- The Washington Times - Friday, March 3, 2006

The Senate yesterday overcame months of opposition and voted to renew the expiring provisions of the USA Patriot Act.

The final version of the bill passed 89-10, with nine Democrats and one independent voting against it. It now goes to the House, which has passed even stricter versions before and is expected to pass the latest version easily next week.

“Today, we are making a statement that we cannot return to a pre-9/11 structure that could cost innocent Americans their lives,” said Senate Majority Leader Bill Frist, Tennessee Republican. “We will not return to the days of the pre-9/11 bureaucratic law that blocked information sharing between law enforcement and intelligence.”

Passage is a victory for President Bush, who campaigned in 2004 on renewing the law.

“This bill will allow our law-enforcement officials to continue to use the same tools against terrorists that are already used against drug dealers and other criminals, while safeguarding the civil liberties of the American people,” he said yesterday.

The Patriot Act was written in the weeks after the September 11, 2001, terrorist attacks. It gave investigators new methods for searches and wiretaps and broke down the wall between intelligence and law-enforcement officers that the administration said prevented them from comparing notes and possibly detecting the terrorist plot.

Sixteen of the provisions were so contentious that Congress insisted they be reauthorized in four years. Yesterday’s bill makes 14 of those provisions permanent and extends the other two for four more years.

Sen. Russell D. Feingold, Wisconsin Democrat and the sole senator to vote against the original Patriot Act in 2001, said Congress had “largely wasted this opportunity” to fix the law.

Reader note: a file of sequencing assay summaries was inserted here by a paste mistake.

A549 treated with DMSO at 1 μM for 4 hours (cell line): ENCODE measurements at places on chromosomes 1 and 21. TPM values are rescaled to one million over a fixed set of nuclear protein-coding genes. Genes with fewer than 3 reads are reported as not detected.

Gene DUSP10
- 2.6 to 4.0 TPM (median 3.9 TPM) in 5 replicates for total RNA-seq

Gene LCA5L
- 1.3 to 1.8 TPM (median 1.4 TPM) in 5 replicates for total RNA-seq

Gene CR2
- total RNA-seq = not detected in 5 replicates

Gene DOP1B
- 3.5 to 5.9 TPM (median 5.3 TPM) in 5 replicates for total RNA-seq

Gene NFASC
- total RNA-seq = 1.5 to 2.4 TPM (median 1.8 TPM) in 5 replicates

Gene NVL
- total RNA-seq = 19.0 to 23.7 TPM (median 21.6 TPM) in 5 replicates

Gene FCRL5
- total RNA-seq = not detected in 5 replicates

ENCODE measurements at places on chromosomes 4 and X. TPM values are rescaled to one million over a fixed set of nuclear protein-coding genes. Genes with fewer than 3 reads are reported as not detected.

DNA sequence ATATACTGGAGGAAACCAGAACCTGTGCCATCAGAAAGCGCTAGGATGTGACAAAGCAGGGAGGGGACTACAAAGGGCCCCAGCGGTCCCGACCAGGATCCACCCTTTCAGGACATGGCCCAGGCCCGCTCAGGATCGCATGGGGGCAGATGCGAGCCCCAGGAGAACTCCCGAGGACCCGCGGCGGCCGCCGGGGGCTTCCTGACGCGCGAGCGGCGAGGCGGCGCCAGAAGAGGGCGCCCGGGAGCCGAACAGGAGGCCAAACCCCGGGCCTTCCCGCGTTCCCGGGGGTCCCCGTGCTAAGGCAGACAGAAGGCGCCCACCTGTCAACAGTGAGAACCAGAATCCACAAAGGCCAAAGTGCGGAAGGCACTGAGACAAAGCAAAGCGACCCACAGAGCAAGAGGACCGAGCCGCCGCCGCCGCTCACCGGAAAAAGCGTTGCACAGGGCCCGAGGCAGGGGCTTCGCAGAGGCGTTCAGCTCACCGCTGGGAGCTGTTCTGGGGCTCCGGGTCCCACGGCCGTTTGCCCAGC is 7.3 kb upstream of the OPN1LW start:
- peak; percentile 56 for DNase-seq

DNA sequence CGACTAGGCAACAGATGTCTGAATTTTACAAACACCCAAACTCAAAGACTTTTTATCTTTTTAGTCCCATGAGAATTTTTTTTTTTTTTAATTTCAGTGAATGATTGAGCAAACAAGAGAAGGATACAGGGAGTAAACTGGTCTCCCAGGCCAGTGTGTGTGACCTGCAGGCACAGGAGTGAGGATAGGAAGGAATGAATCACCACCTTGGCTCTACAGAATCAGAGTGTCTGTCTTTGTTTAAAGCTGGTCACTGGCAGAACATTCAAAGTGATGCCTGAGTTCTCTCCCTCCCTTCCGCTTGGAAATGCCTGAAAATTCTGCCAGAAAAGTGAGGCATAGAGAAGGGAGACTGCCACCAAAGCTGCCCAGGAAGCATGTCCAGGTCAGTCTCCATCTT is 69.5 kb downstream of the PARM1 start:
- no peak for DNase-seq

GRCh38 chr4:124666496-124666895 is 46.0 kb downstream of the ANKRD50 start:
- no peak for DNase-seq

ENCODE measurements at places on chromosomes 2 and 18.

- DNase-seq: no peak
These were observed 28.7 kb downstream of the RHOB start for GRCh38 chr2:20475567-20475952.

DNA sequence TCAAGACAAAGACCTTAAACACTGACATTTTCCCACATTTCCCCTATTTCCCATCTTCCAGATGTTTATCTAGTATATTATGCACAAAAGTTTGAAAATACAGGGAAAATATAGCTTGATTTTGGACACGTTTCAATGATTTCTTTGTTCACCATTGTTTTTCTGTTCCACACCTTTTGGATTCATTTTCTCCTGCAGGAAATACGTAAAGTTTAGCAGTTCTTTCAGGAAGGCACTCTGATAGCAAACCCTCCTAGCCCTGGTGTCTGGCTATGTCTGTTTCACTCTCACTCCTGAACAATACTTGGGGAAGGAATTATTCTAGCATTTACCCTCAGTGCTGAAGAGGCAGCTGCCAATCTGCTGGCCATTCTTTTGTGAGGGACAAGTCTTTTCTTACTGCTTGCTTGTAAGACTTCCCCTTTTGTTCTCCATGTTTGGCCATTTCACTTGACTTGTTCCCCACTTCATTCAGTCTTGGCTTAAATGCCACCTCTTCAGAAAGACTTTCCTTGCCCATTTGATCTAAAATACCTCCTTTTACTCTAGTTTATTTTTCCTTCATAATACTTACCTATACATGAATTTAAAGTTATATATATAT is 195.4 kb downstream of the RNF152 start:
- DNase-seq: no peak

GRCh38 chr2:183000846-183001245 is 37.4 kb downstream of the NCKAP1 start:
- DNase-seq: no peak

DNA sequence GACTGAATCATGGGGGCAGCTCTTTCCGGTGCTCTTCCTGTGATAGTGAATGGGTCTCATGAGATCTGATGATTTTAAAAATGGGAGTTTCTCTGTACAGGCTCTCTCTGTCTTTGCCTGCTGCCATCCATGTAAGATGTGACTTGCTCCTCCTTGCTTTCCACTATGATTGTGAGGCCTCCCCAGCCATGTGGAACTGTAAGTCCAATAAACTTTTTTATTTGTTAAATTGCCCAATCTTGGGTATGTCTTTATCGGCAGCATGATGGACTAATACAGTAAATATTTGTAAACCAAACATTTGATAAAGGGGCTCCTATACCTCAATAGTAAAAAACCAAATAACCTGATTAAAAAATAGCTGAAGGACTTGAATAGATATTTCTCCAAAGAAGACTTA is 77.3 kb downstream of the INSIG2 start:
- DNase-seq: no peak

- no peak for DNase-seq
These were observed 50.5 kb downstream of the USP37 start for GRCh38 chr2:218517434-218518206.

He led a monthslong fight against the House-Senate compromise and delayed passage in the past week by insisting that the Senate jump routine procedural hurdles. He said he was trying to send a signal.

“This fight was about trying to restore the public’s trust in our government,” Mr. Feingold said. “The revelations about secret warrantless surveillance late last year only confirmed the suspicions of many in our country that the government is willing to trample the rule of law and constitutional guarantees in the fight against terrorism.”

Last year, Mr. Feingold led a successful bipartisan filibuster against the extensions, demanding additional limits on investigative tools.

House Judiciary Committee Chairman F. James Sensenbrenner Jr., Wisconsin Republican and chief House author of the bill, was harshly critical of Mr. Feingold, accusing him of a “single-minded obsession with blocking this anti-terror law.”

The Feingold filibuster forced Republican leaders to accept minor adjustments, and with those changes, the bill won the support of all Republicans and most Democrats, including key earlier opponents such as Massachusetts Sens. Edward M. Kennedy and John Kerry, Minority Whip Richard J. Durbin of Illinois and Majority Leader Harry Reid of Nevada.

After the December filibuster vote, Mr. Reid had boasted to supporters that Democrats had “killed” the Patriot Act. Yesterday, he said the filibuster strategy worked.

“We stood up to the White House to demand a more balanced approach to anti-terror tactics, and we have succeeded,” he said.

The new Patriot Act says authorities must notify a subject of a “sneak-and-peek” warrant within 30 days and allows someone who receives a “National Security Letter” notice demanding documents for an investigation to consult a lawyer and challenge the letter in court. It also requires that the government show a direct link to espionage or terrorism before someone’s library records can be accessed.

Senate Judiciary Committee Chairman Arlen Specter, Pennsylvania Republican, said the compromise falls “still somewhat short.” He has written another bill that would return the Patriot Act to the version the Senate passed last year, but the House would be unlikely to consider that.

Copyright © 2019 The Washington Times, LLC. Click here for reprint permission.

The Washington Times Comment Policy

The Washington Times welcomes your comments on Spot.im, our third-party provider. Please read our Comment Policy before commenting.


Click to Read More and View Comments

Click to Hide